It’s almost the time of year when people get themselves into financial trouble because their hearts are bigger than their wallets. As we come to the end of November, monthly paid people are about to experience that once-a-year phenomenon where, within the space of a couple weeks, their bank account looks like they just win a big Play Whe mark. Yup, I’m talking about getting paid early in December which allows you to spend out your salary in record time and eat ice cubes in butter bread until the end of January. None of the information in this post is earth shattering but it would be remiss of me, as your self-appointed, personal finance life coach, not to provide an unsolicited reminder to help you survive the 6 weeks of January.
There is no magic or obeah I know to make you suddenly have more money in December than you did all year (legally that is). The key to making it to the end of January without selling an organ or offering foot massages outside Pricesmart is your mindset. You need to decide if you want to be fiscally responsible and make it through the 9 months of January with ease or do you prefer to scrape through to payday by the grace of God and skin of your teeth. Some people like the excitement of ducking lenders calls or showering in the fountain in West Mall.
The first mindset shift you need to make is to understand that the extra money in your account in the middle of December is not a bonus or gifts money to make you the neighborhood fat man in a red suit. That money is your regular, carbon battery, December salary come early. That money have the same obligations as March, July or September money. December bills don’t take the holidays off. They show up the same time like clockwork and your money better be there to handle the scene or is problems. Your money can’t hide like a sou-sou admin.
Right, so once you have your mind right the next step is your budget. Everyone knows this but I’ll say it again, budgeting is the single most important activity you can do to manage your finances like a real adult. Your budget needs to be specific, it needs to extend multiple months (preferably the entire year) and it needs to be documented somewhere. You can use a chalkboard, copybook page, bristol board, yuh Trapper Keeper, budgeting software or my personal favorite, Microsoft Excel. I posted a full video on budgeting on my YouTube channel sometime ago to help allyuh.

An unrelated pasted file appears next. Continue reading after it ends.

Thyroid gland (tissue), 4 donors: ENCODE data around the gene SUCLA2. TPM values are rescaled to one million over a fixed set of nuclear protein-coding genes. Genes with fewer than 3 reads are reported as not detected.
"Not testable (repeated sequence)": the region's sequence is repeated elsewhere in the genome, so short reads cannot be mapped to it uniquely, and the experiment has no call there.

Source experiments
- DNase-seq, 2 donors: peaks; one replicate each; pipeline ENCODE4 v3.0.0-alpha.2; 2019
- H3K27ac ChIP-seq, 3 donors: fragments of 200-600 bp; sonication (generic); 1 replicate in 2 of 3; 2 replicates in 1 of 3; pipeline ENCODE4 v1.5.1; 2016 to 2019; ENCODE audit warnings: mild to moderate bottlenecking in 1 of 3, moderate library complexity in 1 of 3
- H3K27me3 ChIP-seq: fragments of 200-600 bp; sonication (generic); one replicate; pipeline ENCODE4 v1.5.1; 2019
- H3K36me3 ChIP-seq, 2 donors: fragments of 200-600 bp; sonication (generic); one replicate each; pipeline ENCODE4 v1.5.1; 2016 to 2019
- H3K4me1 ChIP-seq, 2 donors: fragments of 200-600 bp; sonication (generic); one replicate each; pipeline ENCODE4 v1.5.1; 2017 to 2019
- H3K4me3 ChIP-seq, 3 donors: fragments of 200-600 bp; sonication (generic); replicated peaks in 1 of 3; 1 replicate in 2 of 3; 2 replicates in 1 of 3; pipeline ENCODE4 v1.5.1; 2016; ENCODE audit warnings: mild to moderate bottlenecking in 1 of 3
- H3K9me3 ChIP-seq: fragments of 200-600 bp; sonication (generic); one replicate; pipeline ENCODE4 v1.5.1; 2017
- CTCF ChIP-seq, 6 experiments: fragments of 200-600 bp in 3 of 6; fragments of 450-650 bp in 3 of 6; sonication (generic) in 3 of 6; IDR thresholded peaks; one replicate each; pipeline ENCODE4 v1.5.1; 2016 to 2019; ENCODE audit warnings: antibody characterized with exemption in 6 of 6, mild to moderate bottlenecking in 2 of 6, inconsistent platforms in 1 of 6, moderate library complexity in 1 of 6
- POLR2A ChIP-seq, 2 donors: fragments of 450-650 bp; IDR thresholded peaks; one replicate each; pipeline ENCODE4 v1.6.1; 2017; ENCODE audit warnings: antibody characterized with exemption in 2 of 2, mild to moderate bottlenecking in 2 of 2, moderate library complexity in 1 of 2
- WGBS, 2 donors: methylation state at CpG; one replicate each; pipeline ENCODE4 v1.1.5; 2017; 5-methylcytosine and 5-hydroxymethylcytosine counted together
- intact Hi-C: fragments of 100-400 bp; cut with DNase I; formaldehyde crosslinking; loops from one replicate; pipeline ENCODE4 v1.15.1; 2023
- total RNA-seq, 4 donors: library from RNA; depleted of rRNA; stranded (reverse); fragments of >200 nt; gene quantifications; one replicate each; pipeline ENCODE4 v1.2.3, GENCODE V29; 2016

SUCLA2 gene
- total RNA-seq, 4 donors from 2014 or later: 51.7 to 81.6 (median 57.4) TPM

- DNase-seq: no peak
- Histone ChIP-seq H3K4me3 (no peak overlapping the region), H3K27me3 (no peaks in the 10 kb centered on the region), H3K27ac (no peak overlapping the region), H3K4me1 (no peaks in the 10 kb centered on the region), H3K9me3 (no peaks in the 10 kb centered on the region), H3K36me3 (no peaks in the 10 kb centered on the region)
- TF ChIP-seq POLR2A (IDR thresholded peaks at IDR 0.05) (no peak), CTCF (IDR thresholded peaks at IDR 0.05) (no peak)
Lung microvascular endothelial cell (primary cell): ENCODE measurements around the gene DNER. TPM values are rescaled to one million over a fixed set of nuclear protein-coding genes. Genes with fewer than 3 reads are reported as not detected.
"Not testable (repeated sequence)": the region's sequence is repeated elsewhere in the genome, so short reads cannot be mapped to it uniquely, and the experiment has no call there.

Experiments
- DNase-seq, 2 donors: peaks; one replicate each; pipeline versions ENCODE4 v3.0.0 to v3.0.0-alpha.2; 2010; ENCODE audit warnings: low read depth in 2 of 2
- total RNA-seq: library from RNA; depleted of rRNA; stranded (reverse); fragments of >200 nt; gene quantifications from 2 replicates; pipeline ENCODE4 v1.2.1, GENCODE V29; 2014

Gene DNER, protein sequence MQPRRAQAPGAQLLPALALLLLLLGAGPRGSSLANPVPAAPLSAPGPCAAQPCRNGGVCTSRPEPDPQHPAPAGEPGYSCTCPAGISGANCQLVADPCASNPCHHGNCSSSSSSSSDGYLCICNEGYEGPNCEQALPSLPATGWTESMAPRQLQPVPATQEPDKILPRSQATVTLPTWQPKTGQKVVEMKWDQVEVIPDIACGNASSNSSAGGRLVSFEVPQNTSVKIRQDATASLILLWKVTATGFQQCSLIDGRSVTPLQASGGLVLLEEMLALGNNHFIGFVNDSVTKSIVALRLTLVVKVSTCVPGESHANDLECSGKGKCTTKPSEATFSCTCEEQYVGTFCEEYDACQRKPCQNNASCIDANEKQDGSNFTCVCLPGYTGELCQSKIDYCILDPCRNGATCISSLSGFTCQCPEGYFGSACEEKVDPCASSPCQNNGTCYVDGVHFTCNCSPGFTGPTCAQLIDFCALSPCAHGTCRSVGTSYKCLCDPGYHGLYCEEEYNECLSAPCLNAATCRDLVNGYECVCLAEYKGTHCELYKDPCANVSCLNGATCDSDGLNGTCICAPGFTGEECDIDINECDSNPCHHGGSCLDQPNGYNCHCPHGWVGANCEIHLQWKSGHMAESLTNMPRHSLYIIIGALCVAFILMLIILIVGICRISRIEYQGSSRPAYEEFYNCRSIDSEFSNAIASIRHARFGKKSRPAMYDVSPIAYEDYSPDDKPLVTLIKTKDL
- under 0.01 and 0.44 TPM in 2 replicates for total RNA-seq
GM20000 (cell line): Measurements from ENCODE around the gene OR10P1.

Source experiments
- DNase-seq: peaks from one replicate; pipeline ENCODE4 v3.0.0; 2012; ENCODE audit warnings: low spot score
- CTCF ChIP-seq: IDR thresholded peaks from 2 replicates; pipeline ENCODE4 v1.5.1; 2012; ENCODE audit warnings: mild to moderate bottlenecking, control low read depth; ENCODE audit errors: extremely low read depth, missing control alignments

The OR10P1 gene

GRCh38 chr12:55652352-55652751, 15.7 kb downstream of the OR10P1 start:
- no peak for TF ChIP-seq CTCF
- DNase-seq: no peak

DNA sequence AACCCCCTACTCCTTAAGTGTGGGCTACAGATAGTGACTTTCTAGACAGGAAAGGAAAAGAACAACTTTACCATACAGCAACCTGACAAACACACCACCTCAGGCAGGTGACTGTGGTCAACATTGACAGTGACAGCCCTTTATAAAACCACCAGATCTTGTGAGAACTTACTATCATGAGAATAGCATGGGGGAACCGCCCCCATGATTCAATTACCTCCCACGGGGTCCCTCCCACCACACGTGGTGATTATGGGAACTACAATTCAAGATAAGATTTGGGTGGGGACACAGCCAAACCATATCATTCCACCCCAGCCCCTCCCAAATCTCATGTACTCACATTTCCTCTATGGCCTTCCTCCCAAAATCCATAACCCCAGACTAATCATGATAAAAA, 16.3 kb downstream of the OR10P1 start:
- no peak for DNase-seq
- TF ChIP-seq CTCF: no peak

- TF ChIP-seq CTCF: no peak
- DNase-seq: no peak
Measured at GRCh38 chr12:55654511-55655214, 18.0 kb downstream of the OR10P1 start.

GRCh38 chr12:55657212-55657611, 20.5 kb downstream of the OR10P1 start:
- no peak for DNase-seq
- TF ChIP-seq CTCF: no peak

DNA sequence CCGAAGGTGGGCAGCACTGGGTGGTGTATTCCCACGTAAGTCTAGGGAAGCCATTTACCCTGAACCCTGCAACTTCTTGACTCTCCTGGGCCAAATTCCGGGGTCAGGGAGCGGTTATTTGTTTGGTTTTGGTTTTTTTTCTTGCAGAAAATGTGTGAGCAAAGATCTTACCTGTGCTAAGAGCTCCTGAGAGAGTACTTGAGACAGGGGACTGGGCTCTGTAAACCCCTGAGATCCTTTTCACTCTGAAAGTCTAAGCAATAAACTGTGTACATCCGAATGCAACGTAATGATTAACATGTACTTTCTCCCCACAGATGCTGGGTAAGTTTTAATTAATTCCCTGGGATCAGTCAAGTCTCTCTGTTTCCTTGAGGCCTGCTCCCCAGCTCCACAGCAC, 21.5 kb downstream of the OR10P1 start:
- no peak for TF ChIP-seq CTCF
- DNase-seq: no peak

Anyway, make sure you prepay or put aside money for the December bills that need paying including rent, mortgage, insurance, utilities etc. before you look to be best gift giver. The one place you may be able to cut back to have a little more sorrel and puncheon money is maybe….maybe…whatever you planned to save each month (which you should be doing). Also, don’t forget to budget to eat in January eh, unless you plan to eat only ham and clove for 2 months.
Finally, do not fall into the trap of taking holiday loans or abusing your credit card. Yes credit cards are useful and can help bridge the short-term mismatch between income and expenses during the holiday season but it can get you into trouble faster than that one friend who calls you at 11pm and asks “wuz d scene, what yuh for?” Hire purchase is also another trap to look out for. Every store will want to offer you a stainless steel fridge and stove, front-load washer and dryer, hutch (press), manual ice cream bucket to churn yuh rum and raison and a 95 inch QLED TV all for the low price of 75,892 payments of $100. Then when a bailiff show up in February you hiding behind curtain or worse yet you actually make the payments.
I’m not saying that you shouldn’t enjoy your holiday season or indulge in whatever benevolent gift giving activities you usually do. What I’m saying is don’t let it cause you undue hardship or derail your long-term financial plans because guess what, that paisley tie and high cut jockeys you gave your boss is either getting re-gifted or going straight in the garbage next to Bruce Willis’s most recent movies (lord fadda he acting in filth these days.)
Anyway, that’s my 2 cents. It would have been 10 cents but I’m saving 8 cents for January.